Medal awarded for heroism performs one final heroic actEdie Blane's Uncle Jerry didn't need a medal, he wanted to help his family
This year is the 106th anniversary of the sinking of the motor vessel Larchmont, a terrible tragedy that occurred in Block Island Sound that affected many families, including my own.
Previous accounts of the disaster have mentioned that Block Island fishermen acted heroically in the aftermath of the sinking and several were awarded medals for their efforts. It has also been reported that one of these men may have “sold a medal.” That man was my grandfather and here is the story of what actually happened.
The Larchmont set sail from New York City on Feb. 11, 1907, bound for either Providence or Fall River. She had 200 passengers, including crew. It was a bitterly cold night – about 9 degrees above zero – clear but with a strong wind blowing at 65 miles an hour from the Northwest.
Coming across Block Island Sound was the sailing vessel Knowlton, carrying a full cargo of coal. The Knowlton struck the Larchmont, which was fatally damaged and sank in just minutes. Passengers and crew were thrown into the freezing water. Word of the disaster reached Block Island by the morning when a young survivor came ashore on the West Beach near North Light. He managed to crawl to the light, waken the keeper Elam Littlefield and gasp: “More to come.” The young man was frozen and Elam Littlefield somehow got word to Old Harbor where the fishing fleet berthed.
The fishing vessel Elsie was in Old Harbor when word of the wreck arrived. The captain of the Elsie was John Smith, who was my Uncle John. He had a rule that no matter what the weather his crew was to be at Old Harbor no later than 5 a.m. If bad weather precluded heading out to sea he would make a decision to set sail or not while the crew was assembled. With everyone there on the morning after the wreck, the Elsie might have been the first to leave the Harbor and head to the disaster site.
The Elsie was 65 feet long and had one small gas engine. The crew consisted of Capt. Smith, his two brothers and three nephews, his brother-in-law Jeremiah M. Littlefield, Jr. (who was my grandfather) and Jeremiah’s brother Edgar (grandfather of Charon, John and Albert Littlefield and Cindy Littlefield Deane).
With the wind still blowing hard in from the northwest, and the freezing temperatures, saltwater ice began to cover Elsie’s rigging and decks. Once clear of Clay Head, the crew spotted some wreckage and a person feebly waving his arm was spotted. As the Elsie hove to, the crew launched a dory and rowed to the wreckage to gather the survivors.
It was a terrible job, requiring superhuman strength, to wrest the half-frozen people from the sea and get them on the dory. Everything was covered in ice and the seas were rough and the crew needed to row back to the Elsie. It may have required several trips because there were seven or eight survivors, who were clad in flimsy nightclothes and clinging to the wreckage.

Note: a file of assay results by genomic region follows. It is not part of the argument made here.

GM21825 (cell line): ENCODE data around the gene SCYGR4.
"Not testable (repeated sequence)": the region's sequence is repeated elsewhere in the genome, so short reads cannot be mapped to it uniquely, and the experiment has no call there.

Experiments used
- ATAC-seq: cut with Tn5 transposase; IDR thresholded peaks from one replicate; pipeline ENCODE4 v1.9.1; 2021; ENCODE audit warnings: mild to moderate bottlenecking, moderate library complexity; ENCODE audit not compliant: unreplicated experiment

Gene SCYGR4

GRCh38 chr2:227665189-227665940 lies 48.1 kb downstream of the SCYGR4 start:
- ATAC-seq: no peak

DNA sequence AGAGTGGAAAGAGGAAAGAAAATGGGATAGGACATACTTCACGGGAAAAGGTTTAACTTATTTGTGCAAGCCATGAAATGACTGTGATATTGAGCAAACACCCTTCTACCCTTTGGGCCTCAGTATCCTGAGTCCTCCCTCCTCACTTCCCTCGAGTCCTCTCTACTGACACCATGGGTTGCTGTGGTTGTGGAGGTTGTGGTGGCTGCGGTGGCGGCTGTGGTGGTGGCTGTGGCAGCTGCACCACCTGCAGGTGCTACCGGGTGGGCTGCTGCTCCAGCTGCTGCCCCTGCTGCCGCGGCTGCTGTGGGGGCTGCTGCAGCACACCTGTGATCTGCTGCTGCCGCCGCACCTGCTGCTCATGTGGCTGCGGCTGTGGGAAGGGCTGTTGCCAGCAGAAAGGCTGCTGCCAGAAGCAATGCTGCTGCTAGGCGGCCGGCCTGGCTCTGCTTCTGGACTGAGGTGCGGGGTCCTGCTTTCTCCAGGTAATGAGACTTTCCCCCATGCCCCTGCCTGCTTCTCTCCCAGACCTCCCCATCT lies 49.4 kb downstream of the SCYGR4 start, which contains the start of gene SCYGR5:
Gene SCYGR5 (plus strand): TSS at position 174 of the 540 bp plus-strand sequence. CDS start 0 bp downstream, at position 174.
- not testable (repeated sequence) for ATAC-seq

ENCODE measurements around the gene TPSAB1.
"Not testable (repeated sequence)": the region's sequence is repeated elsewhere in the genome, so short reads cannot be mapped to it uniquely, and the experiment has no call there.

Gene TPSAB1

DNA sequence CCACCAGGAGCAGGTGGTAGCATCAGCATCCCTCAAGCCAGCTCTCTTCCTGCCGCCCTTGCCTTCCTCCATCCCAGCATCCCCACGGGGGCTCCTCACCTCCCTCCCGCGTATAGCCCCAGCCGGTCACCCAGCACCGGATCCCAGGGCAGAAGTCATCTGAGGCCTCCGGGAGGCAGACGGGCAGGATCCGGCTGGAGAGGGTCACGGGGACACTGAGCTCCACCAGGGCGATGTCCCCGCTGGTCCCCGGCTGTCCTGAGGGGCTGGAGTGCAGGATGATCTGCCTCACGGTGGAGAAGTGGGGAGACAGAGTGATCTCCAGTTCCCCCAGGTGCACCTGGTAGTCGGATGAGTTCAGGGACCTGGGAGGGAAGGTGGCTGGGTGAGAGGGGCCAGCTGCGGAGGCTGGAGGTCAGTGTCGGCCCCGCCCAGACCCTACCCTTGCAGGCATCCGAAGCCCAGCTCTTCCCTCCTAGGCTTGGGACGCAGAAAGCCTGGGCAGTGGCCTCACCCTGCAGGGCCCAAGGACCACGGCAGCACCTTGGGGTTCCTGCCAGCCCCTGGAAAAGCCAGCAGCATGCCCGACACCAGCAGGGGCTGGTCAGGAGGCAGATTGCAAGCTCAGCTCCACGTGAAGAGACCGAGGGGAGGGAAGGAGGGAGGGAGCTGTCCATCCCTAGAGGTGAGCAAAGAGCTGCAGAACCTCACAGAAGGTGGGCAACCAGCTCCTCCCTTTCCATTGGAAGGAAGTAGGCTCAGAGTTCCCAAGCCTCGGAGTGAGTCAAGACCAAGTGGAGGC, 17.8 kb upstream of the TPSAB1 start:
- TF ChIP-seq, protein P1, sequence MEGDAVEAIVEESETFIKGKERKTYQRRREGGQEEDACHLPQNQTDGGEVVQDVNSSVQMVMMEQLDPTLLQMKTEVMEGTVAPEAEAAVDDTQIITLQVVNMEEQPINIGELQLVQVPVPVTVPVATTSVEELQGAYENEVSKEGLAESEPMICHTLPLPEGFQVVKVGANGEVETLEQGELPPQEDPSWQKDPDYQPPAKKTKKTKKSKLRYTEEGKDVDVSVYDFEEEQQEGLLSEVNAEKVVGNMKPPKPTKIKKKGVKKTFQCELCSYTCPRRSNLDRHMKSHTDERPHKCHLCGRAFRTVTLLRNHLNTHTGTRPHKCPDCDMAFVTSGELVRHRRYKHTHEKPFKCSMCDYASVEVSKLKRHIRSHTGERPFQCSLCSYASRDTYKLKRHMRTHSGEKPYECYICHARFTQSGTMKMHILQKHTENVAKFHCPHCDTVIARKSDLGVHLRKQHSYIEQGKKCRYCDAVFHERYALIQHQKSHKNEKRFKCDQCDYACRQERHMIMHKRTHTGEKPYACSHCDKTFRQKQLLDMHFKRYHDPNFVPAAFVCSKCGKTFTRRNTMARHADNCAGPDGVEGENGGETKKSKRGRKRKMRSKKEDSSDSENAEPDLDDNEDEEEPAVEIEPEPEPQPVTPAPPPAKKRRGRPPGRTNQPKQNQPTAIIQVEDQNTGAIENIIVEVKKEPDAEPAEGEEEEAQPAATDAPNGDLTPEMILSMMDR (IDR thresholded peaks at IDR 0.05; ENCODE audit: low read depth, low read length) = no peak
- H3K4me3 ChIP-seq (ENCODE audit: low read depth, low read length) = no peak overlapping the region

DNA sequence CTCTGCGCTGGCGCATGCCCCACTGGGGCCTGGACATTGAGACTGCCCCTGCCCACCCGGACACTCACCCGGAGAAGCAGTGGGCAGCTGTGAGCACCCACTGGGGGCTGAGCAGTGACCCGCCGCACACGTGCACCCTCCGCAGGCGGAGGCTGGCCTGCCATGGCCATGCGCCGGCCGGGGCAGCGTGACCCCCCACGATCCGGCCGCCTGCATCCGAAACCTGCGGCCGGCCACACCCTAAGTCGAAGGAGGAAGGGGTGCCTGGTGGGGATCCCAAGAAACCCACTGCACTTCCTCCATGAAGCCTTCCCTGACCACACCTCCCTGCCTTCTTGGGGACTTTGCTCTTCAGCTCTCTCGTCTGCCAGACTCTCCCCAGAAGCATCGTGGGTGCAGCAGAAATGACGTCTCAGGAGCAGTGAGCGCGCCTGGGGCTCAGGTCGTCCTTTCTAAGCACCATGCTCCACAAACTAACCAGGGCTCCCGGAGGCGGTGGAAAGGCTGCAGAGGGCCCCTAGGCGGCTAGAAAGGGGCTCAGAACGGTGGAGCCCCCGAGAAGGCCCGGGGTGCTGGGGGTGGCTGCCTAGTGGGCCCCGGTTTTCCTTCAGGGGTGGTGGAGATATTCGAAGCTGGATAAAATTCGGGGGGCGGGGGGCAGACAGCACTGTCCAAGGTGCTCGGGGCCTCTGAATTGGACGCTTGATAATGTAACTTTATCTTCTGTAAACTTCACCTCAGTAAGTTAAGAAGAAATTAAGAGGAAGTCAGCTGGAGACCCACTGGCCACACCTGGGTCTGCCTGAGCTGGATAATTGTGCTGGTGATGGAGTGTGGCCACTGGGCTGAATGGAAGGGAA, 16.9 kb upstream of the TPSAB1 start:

The Elsie headed back to Old Harbor, where the survivors were provided medical care (but I believe one of the survivors died). Many other fishing vessels left Old Harbor that day but no other survivors were found. The fleet spent the day going back and forth searching for their grim cargoes.
Block Island folks gave assistance and also gathered up the dead who had washed ashore. I remember Gladys Steadman telling me of the terrible feeling throughout the island. The dead were stacked up in the boathouse of the Life Saving Station (where the Beachead Restaurant is located). The Life Saving Station at Sandy Point was another location where the frozen corpses were taken.
When the full story came to light the eight members of the Elsie’s crew were hailed as heroes. Four medals were struck to honor their bravery and an awards ceremony was held at Harbor Church that spring. One medal was from the U.S. Life Saving Service, one from the Rhode Island General Assembly, and one from the U.S. Congress. The fourth medal was the Carnegie Gold Medal.
These quiet fishermen were a bit embarrassed by all the fanfare, having done what all seafaring folk do – giving assistance to those in peril by the sea. They also had to face their friends who had also gone out in their boats and by circumstance had not picked up living survivors.
One of the recipients of the four medals was my grandfather, Jeremiah Littlefield, Jr., known to most islanders as Uncle Jerry. He had a very hard homelife. His wife, Nellie, my grandmother, suffered for years from crippling arthritis and pre-tuberclular disease. She was confined to a wheelchair for the last eight years of her short life. Their household consisted of my grandfather, grandmother, my father Byron and a homeboy, Bill Fitzgerald. There were no women in the home (my grandmother’s two sisters died in their early 20s).
Fishing was not prosperous, and at the time grandpa had very little money. My grandmother needed a doctor frequently because of the great pain she was in. The bills for the doctor piled up and he needed to be paid. He even prepared a note for my grandfather to sign using their house as security. My grandfather would not sign the note because he feared that he might be out on the street. The doctor, Carroll Ricker, persisted and finally my grandfather said the only thing he had of value was the Carnegie Gold Medal. The doctor took it.
Did my grandfather sell the medal? Not for monetary gain. He gave it because he had no other funds. Later, a good friend of mine who heard the story was stunned and said, “Jerry, how terrible the doctor took the medal.”
“We went out to save folks, we didn’t need a medal,” my grandfather said. “We would have done it for anyone in such dire straits.”